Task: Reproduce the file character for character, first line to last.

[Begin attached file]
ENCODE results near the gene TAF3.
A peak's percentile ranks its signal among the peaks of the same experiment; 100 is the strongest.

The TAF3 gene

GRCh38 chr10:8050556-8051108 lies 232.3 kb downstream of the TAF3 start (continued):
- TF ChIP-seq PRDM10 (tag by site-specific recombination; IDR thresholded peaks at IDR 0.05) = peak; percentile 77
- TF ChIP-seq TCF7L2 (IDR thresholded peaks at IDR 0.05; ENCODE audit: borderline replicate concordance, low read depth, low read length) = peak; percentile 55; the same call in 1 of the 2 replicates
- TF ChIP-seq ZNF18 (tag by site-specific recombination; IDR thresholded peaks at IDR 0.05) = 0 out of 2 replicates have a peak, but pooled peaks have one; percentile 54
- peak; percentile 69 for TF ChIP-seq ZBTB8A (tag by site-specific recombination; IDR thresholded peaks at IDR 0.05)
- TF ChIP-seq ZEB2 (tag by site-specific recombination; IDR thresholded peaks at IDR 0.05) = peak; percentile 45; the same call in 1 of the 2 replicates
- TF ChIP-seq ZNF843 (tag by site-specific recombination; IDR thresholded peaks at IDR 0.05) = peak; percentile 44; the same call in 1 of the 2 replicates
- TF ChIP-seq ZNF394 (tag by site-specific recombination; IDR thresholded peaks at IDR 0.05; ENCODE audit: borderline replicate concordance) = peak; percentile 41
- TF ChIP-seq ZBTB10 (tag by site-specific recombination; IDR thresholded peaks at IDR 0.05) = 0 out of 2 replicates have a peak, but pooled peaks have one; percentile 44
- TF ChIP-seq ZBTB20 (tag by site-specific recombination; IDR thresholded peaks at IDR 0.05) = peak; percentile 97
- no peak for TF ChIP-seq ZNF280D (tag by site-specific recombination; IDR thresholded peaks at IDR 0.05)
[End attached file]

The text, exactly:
ENCODE results near the gene TAF3.
A peak's percentile ranks its signal among the peaks of the same experiment; 100 is the strongest.

The TAF3 gene

GRCh38 chr10:8050556-8051108 lies 232.3 kb downstream of the TAF3 start (continued):
- TF ChIP-seq PRDM10 (tag by site-specific recombination; IDR thresholded peaks at IDR 0.05) = peak; percentile 77
- TF ChIP-seq TCF7L2 (IDR thresholded peaks at IDR 0.05; ENCODE audit: borderline replicate concordance, low read depth, low read length) = peak; percentile 55; the same call in 1 of the 2 replicates
- TF ChIP-seq ZNF18 (tag by site-specific recombination; IDR thresholded peaks at IDR 0.05) = 0 out of 2 replicates have a peak, but pooled peaks have one; percentile 54
- peak; percentile 69 for TF ChIP-seq ZBTB8A (tag by site-specific recombination; IDR thresholded peaks at IDR 0.05)
- TF ChIP-seq ZEB2 (tag by site-specific recombination; IDR thresholded peaks at IDR 0.05) = peak; percentile 45; the same call in 1 of the 2 replicates
- TF ChIP-seq ZNF843 (tag by site-specific recombination; IDR thresholded peaks at IDR 0.05) = peak; percentile 44; the same call in 1 of the 2 replicates
- TF ChIP-seq ZNF394 (tag by site-specific recombination; IDR thresholded peaks at IDR 0.05; ENCODE audit: borderline replicate concordance) = peak; percentile 41
- TF ChIP-seq ZBTB10 (tag by site-specific recombination; IDR thresholded peaks at IDR 0.05) = 0 out of 2 replicates have a peak, but pooled peaks have one; percentile 44
- TF ChIP-seq ZBTB20 (tag by site-specific recombination; IDR thresholded peaks at IDR 0.05) = peak; percentile 97
- no peak for TF ChIP-seq ZNF280D (tag by site-specific recombination; IDR thresholded peaks at IDR 0.05)